Okay, so the now-named getmykoz.bat script gets to decide the name of the file it creates when it fetches the actual install.bat script, which is aptly named install.bat in the mykoz repo. However, after you click on getmykoz.bat, is there something better than install.bat we can name it? Install what? Currently, I name it “Rabbit Hole.bat” but the Alice metaphors are going away during these steps that are critical to be as literal as possible. So in the spirit of “get my koz” (get my cause), let’s name the installer script “Jupyter Ubuntu.bat”. That’s what it does. It installs JupyterLab on Ubuntu Linux. It’s a little bit of a mouthful, but it’s clear. And you can almost think of it as a command. “Jupyter Ubuntu!” It’s a command to install Jupyter on Ubuntu. It’s a command to get my cause. It’s a command to get mykoz.
Get my cause? Jupyter Ubuntu! Get my joke? It’s awesome because it’s spot-on literal, but also packed with meaning.
Okay, I changed the name of the installer script to “Jupyter Ubuntu.bat” in the version that’s in the repo in Github. However, I have it at least 3 other locations: my site’s homepage and in the /ux/ folder, the /drinkme file and the /mykoz/ folder. So it’s time to change it on my homepage and /mykoz/, but then turn those other 2 into meta redirects to the homepage.
Plow through this. First the 2 locations that are not being redirected… okay, done. Now refresh your memory on a Jekyll-style redirect. I can’t do the preferred 301 permanent server-style redirect because I don’t have that level of control over how github.io hosts pages. This is where old fashioned search is going away in favor of conversational search. It’s been awhile since I did a Bing quote here:
Me: How do you do a redirect on a Github Pages github.io Jekyll page?
Bing: Hello, this is Bing. There are two ways to do a redirect on a GitHub Pages Jekyll site¹:
- Using the JekyllRedirectFrom plugin, which is whitelisted by GitHub Pages and can be used to set up multiple redirects for a URL. You need to add
_config.ymlfile and then use the
redirect_tokeys in your front matter.
- Using a redirected layout, which uses a meta refresh tag to redirect the user to another URL. You need to create a layout file called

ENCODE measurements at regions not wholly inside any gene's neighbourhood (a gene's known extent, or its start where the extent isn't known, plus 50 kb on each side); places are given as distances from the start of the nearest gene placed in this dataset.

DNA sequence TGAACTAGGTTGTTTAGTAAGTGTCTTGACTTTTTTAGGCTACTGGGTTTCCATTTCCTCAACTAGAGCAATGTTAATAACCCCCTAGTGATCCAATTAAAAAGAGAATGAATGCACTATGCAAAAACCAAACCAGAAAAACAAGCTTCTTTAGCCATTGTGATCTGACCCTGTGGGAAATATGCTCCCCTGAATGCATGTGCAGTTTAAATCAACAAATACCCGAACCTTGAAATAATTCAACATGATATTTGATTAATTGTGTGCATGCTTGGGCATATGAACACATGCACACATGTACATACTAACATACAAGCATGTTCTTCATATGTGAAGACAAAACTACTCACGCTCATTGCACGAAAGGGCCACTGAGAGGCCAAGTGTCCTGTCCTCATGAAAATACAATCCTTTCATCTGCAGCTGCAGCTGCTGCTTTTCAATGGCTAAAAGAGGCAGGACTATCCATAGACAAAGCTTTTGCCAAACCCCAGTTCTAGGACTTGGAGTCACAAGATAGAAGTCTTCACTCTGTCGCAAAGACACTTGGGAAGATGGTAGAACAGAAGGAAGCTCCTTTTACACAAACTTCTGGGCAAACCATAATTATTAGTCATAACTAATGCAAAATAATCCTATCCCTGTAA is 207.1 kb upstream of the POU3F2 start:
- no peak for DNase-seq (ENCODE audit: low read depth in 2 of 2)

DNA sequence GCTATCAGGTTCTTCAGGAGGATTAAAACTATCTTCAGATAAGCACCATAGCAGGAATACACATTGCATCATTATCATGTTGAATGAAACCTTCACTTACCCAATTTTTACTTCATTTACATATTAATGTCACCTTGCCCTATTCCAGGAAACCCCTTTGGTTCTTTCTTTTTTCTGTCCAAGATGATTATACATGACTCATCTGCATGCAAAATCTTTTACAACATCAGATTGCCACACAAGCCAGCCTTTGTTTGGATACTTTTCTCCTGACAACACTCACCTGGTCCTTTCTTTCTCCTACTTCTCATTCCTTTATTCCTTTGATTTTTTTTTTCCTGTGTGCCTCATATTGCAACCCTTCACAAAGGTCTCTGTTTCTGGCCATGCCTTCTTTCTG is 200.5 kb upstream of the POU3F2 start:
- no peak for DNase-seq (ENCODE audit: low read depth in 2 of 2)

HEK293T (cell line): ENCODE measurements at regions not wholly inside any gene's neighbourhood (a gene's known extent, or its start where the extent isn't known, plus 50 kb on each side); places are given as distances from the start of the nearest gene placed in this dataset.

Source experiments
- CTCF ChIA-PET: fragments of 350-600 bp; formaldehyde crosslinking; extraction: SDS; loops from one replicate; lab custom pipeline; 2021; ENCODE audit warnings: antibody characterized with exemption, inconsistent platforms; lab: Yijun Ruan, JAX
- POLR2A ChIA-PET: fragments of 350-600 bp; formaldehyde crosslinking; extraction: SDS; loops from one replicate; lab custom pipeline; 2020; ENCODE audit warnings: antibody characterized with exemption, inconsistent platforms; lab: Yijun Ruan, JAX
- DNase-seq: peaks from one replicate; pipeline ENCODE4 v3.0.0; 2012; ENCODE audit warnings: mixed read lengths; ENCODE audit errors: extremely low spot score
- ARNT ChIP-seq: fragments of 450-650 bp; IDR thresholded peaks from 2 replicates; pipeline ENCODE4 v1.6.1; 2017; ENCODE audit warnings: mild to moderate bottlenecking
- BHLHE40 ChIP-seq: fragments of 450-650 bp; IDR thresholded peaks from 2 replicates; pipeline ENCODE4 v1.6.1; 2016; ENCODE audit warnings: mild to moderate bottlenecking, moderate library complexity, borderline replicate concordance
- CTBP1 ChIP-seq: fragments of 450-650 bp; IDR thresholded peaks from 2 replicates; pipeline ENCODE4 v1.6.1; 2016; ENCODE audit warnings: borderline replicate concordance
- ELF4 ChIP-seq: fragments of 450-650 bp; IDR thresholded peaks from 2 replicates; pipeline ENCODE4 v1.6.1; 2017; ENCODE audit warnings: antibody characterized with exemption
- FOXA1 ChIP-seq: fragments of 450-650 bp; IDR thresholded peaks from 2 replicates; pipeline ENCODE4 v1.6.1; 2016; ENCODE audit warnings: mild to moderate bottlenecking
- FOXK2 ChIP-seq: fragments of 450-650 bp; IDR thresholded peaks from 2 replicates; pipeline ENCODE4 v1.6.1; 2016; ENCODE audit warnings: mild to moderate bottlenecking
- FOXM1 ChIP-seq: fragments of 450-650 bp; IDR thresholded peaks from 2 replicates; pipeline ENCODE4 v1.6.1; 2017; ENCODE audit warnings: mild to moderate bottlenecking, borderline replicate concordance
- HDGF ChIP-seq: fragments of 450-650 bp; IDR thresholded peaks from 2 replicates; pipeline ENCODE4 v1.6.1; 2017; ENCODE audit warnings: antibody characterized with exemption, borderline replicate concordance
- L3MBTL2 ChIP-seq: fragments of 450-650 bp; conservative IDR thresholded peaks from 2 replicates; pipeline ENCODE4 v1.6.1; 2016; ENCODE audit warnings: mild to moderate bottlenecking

_layoutsfolder and then use the
redirect_tokey in your front matter.
For more details and examples, please see ¹. I hope this helps. 😊
¹: How to redirect URLs on Jekyll site hosted on GitHub Pages
Source: Conversation with Bing, 8/4/2023
(1) How to redirect URLs on Jekyll site hosted on GitHub Pages. https://superdevresources.com/redirects-jekyll-github-pages/. (2) GitHub - jekylltools/jekyll-random-redirect: Redirect to a random .... https://github.com/jekylltools/jekyll-random-redirect. (3) About GitHub Pages and Jekyll - GitHub Docs. https://docs.github.com/articles/redirects-on-github-pages.
Bing really does a great job with this. Google is starting to catch up, but only in the Google mobile app where you can toggle between a conversational result and one that has the citations interlaced with the result. But it doesn’t give such wonderful blog-ready markdown code as Bing.
Well, I’m not adding a Github plugin to my Jekyll site just for this. I tried that in the past and it only did a meta redirect (HTML-based and not server based) anyway. So I’ll just do the meta redirect manually on a markdown page. The recommendations make it complected with layouts and liquid template variables, but for posterity’s sake, here’s the simplest way to do it:
<!DOCTYPE html> <html> <head> <link rel="canonical" href=""/> <meta http-equiv="content-type" content="text/html; charset=utf-8" /> <meta http-equiv="refresh" content="0;url=https://mikelev.in/mykoz/" /> </head> <body> <h1>Redirecting...</h1> <a href="https://mikelev.in/mykoz/">Click here if you are not redirected.<a> <script>location='https://mikelev.in/mykoz/'</script> </body> </html>
Okay, all roads now lead to either my homepage or the /mykoz/ page. That’s enough for one journal entry, don’t you think?